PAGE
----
Princeton prof Eddie Glaude talks new book ‘Begin Again: James Baldwin’s America’

NADINE MATTHEWS | 7/23/2020, midnight
In his new book “Begin Again: James Baldwin’s America and Its Urgent Lessons for Our Own,” Princeton University professor of ...
Eddie Glaude, Princeton professor of African-American Religion and author of “Begin Again: James Baldwin’s America and Its Urgent Lessons for Our Own” Sameer A. Khan photo

In his new book “Begin Again: James Baldwin’s America and Its Urgent Lessons for Our Own,” Princeton University professor of African American religion, Eddie Glaude, confesses that for many years, he hesitated to engage with James Baldwin’s work. Baldwin’s blunt truth telling made him uncomfortable. “I could not reconcile his rage with his talk of love,” he writes. In academia, it also demanded that Glaude deal with the fragility of his white colleagues, which he then had no desire to do.

“Begin Again” is both call-to-action for Americans today, an era Baldwin would describe as an “after time,” and paean to Baldwin, long recognized as one of our nation’s greatest writers and thinkers. Baldwin, who died in 1987, published more than 10 books, and made numerous speeches and media appearances wherein he dissected the scourge of racism in America.

The present moment almost demanded Glaude turn to Baldwin, who sat at the intersections of being both queer and Black. Not only are the gains of the gay, civil, and women’s rights movements being turned around, Democracy itself is in an unprecedented hasty retreat. These are the darkest of the “after times” indeed. Glaude’s “Begin Again” reminds us that the duty to turn things around is ours. Baldwin is our guide.

Baldwin, Glaude states, “Grappled with profound disillusionment after the murder of Dr. King.”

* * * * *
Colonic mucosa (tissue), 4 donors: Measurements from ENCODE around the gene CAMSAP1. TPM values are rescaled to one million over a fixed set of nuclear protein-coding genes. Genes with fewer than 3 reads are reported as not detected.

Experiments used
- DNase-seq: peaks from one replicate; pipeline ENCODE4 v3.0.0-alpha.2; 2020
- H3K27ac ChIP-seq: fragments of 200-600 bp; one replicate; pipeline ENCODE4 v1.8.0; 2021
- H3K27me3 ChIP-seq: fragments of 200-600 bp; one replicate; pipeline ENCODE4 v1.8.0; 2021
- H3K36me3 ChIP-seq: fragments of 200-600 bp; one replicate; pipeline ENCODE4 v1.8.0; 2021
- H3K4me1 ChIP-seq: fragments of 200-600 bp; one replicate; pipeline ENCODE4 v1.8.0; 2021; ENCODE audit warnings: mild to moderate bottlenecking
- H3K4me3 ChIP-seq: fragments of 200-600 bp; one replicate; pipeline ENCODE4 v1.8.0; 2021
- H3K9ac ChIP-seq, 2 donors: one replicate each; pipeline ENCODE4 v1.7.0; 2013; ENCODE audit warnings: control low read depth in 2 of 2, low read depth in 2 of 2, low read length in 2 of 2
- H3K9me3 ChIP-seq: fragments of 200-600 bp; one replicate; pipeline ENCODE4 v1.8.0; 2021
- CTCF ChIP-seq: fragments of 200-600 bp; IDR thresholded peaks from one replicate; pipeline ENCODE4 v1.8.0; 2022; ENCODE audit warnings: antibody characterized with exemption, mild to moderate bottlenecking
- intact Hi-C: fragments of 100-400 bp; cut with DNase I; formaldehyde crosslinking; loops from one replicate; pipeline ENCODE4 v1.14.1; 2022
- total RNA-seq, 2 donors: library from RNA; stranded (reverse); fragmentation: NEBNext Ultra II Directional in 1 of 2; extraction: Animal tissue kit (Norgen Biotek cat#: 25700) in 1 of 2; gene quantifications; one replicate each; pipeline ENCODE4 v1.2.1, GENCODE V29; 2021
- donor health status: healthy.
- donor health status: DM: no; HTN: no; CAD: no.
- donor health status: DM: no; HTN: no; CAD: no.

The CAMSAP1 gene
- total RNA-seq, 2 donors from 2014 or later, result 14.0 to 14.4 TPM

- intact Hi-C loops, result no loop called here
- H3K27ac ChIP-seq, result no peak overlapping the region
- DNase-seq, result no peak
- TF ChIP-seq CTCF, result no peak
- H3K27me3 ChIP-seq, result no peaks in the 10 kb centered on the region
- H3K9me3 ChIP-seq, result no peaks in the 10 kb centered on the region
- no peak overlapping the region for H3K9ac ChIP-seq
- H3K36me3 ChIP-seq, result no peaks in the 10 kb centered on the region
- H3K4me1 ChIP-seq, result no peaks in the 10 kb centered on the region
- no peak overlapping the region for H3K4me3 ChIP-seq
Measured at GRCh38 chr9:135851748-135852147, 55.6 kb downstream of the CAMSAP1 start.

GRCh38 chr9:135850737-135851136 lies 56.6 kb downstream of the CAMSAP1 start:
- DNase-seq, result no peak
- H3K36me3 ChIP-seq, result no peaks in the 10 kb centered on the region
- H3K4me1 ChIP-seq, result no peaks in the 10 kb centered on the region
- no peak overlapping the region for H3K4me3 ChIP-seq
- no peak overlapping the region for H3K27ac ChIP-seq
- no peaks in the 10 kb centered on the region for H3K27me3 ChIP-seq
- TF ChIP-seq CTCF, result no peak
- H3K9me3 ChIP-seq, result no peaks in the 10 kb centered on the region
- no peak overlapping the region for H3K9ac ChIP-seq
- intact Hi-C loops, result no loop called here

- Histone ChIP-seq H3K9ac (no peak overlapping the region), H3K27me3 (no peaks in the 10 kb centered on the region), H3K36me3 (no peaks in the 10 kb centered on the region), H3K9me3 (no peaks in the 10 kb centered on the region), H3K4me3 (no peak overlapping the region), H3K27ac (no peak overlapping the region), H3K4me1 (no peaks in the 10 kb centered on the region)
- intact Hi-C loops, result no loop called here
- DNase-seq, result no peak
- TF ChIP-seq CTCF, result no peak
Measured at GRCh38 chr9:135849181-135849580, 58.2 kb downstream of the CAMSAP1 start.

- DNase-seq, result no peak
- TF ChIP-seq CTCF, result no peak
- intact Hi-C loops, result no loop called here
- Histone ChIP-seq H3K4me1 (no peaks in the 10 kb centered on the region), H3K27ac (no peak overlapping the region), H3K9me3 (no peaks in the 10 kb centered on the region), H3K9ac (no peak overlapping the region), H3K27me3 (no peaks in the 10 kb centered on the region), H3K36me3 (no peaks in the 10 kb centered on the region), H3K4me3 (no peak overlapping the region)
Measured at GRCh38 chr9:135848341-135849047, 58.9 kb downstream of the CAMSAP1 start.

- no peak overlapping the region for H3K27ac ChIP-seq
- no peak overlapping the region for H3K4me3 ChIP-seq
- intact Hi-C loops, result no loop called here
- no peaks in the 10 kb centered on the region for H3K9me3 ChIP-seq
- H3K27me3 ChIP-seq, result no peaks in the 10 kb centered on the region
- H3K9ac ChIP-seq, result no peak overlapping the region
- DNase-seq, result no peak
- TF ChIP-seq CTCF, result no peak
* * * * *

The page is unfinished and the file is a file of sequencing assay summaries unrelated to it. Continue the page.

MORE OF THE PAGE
King’s death ushered in the “after time” of Baldwin’s era. One that, Glaude points out, culminated in the election of Ronald Reagan, “Just twelve years after the last major legislation of the Great Society—the Fair Housing Act of 1968.” Still, Baldwin ended up hopeful that America could truly be great. “I had to understand,” writes Glaude, “how he did that.”

Certainly the Black Lives Matter movement was almost inevitable as a consequence of today’s “after time,” which has seen a backlash against progress symbolized by America’s first Black president, Barack Obama. Asked what he believed Baldwin would say to today’s BLM activists, Glaude replied, “I would say what Baldwin said to a group of students at a Howard University event in 1963. ‘Promise never to believe what this world says about you. Don’t assent to the lie.’”

A wrathful catalyst for “after times” and relentless enemy of progress, “the lie” is at the heart of “Begin Again.” Speaking to the Amsterdam News, Glaude stated, “The lie is the architecture that gives the value gap this belief that white people matter more than others. The practices and dispositions that result from it is the through line of American history. Though you have changing material conditions, you still have in each generation this insidious belief that white people matter more than others.”

Working hard to topple these dangerous untruths once and for all should be foremost in mind for those seeking to no longer have to contend with “after times.” “Fighting for a living wage or for full funding of public education and desegregation of schools,” explains Glaude, are the types of things we should all be doing to turn these foundational myths on their head. “It means fighting to have school public education funded in a way that in a way that every child, no matter the color of their skin or their zip code, is getting a quality education. It may be arguing for a healthcare system that isn’t fraught with racial disparities or a criminal justice system that’s actually fair.”